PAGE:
One of the best views off of the Pacific Crest Trail in San Diego can be found easily by through-hikers and day-hikers alike in the Laguna Mountains at Foster Point.
On July 5, 2013, I left work early, and headed up to Garnet Peak in the Cleveland National Forest to start my weekend with a short hike. It was a picture-perfect day with blue skies and since it was Friday afternoon, there was absolutely no one on the trail. The only downside on that day was the weather: it was hot , and the wind that rushed out of the Anza-Borrego Desert felt like an open oven. I remember feeling some of the plants and they were dry . Everything was tinder dry - not good for July in San Diego, where fire season lasts until October, or even November in drought years. Since I couldn't make it rain for the plants, I did the only thing I could: appreciated the natural beauty around me. Although I didn't know it, I was probably the last hiker to hike that area before it burned (photos here). On July 6, 2013, what became known as the Chariot Fire started, and spread through that portion of the Cleveland National Forest due to those dry conditions and high winds.
Does this always look this beautiful? That was the question that kept rattling around in my head for the majority of my Friday hike. I had been asked that question a half mile into the hike, when I had passed the only other people that were on the trail. They were two backpackers heading to Mt. Laguna, and were only too happy to ask questions to catch their breath. I was happy to answer their question with a simple “yes” before I continued on, breaking trail for them and me to Foster’s Point. The question, however, stuck with me the majority of the day as I postholed through that section of the Pacific Crest Trail (“PCT”), while I thought about what I should have said to them, other than “yes”.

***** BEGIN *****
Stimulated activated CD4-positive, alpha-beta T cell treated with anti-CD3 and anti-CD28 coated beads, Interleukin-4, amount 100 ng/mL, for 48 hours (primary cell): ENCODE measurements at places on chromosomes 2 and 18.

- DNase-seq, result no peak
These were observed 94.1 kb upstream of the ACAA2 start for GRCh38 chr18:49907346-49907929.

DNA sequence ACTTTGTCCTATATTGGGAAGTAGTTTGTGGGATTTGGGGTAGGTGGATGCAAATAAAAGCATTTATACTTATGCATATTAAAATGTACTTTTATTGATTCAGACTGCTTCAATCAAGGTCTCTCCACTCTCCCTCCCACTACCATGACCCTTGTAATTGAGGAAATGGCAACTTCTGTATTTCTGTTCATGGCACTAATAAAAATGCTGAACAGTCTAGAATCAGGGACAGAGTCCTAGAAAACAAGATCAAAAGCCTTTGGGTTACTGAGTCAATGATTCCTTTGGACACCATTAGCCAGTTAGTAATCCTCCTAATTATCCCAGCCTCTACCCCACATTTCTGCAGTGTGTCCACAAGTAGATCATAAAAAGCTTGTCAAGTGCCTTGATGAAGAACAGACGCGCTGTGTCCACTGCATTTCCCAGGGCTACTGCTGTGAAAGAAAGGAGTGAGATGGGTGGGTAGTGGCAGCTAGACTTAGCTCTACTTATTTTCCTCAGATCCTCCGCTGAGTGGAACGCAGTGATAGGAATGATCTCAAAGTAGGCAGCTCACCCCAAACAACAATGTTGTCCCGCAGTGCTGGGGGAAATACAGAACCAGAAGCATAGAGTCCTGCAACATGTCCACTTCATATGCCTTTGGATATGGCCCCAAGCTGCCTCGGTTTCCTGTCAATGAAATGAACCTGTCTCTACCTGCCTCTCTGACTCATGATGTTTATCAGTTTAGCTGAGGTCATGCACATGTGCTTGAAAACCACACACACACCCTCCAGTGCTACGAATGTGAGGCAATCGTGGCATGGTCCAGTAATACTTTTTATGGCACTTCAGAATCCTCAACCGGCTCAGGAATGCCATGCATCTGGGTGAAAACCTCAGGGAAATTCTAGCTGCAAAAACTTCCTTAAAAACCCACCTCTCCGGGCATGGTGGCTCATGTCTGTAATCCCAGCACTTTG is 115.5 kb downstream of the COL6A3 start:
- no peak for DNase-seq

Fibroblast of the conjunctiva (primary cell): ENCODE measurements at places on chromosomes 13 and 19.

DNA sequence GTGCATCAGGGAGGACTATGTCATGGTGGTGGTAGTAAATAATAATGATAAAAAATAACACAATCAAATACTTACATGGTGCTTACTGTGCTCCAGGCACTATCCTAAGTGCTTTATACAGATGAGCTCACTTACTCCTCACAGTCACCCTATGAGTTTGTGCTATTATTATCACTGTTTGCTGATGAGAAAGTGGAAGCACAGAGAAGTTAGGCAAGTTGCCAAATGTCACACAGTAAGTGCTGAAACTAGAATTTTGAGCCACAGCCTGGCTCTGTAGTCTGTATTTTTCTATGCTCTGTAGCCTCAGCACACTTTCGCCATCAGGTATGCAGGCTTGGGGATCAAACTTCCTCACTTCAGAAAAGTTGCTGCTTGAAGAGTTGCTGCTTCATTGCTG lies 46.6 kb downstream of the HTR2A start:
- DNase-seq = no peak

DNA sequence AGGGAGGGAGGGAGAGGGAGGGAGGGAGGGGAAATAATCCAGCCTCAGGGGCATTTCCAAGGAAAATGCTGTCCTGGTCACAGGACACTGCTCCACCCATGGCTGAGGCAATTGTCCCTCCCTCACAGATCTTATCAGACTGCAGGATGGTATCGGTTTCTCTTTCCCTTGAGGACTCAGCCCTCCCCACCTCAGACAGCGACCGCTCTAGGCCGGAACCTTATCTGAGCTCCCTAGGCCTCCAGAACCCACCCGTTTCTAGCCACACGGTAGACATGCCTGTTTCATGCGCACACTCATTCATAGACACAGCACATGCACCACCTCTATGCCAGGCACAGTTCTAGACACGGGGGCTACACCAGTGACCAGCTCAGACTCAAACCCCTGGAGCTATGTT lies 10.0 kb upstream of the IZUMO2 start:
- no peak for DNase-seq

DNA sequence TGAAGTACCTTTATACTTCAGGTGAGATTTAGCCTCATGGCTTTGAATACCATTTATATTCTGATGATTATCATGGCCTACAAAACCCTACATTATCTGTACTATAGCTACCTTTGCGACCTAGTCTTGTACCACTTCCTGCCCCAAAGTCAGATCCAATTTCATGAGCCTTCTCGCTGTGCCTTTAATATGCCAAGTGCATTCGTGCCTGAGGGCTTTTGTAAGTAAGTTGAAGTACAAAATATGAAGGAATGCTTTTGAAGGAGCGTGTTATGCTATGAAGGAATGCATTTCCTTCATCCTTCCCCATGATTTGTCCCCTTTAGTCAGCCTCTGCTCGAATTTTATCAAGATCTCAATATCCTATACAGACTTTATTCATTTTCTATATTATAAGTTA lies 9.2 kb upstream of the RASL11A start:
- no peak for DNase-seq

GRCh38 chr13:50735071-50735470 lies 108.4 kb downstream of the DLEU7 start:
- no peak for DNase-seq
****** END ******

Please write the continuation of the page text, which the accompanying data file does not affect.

My problem with “Yes” was that it was, and is my stock answer whenever someone asks me if anywhere was that beautiful. It’s my stock answer, because, really, how am I supposed to answer that question? Am I supposed to be snarky, and say, “Nah, it’s extra beautiful today, just for you” or am I supposed to be negative, “No, not usually”. Instead of those two extremes, I always opt for honesty: every place is always that beautiful; it’s just that someone has to be there to see it and appreciate it; and subjectively wonder that human of questions: “is it beautiful”.
My thoughts on the trail from Penny Pines to Foster’s Point from that day, and other days are the following: this hike is on the edge of San Diego County off the S-1, the Sunrise Highway. The trail is literally on the edge of the Laguna Mountains, and from it, you can see what high forest San Diego County has to the West, while gaping at the tectonic drop off down to the Anza Borrego Desert in the East. From the desert floor, warm breezes cascade up and over the mountains, carrying hints of long lost geologic memories. The trail winds through quiet forests, and provides views of jagged peaks, and an observatory. Under the trees, you can smell the sound of the old growth trees of San Diego, making you wonder if you are still in Southern California at all. This is to say nothing of the other features that make this trail unique – of snow in winter, and dust in summer, and everything in between. But is it beautiful? I think so, because I keep coming back. If nothing else, it is unique, and that in itself is reason to do this hike. And that – along with, “except there’s not usually this much snow” is what I should have told the backpackers along with my simple “yes”.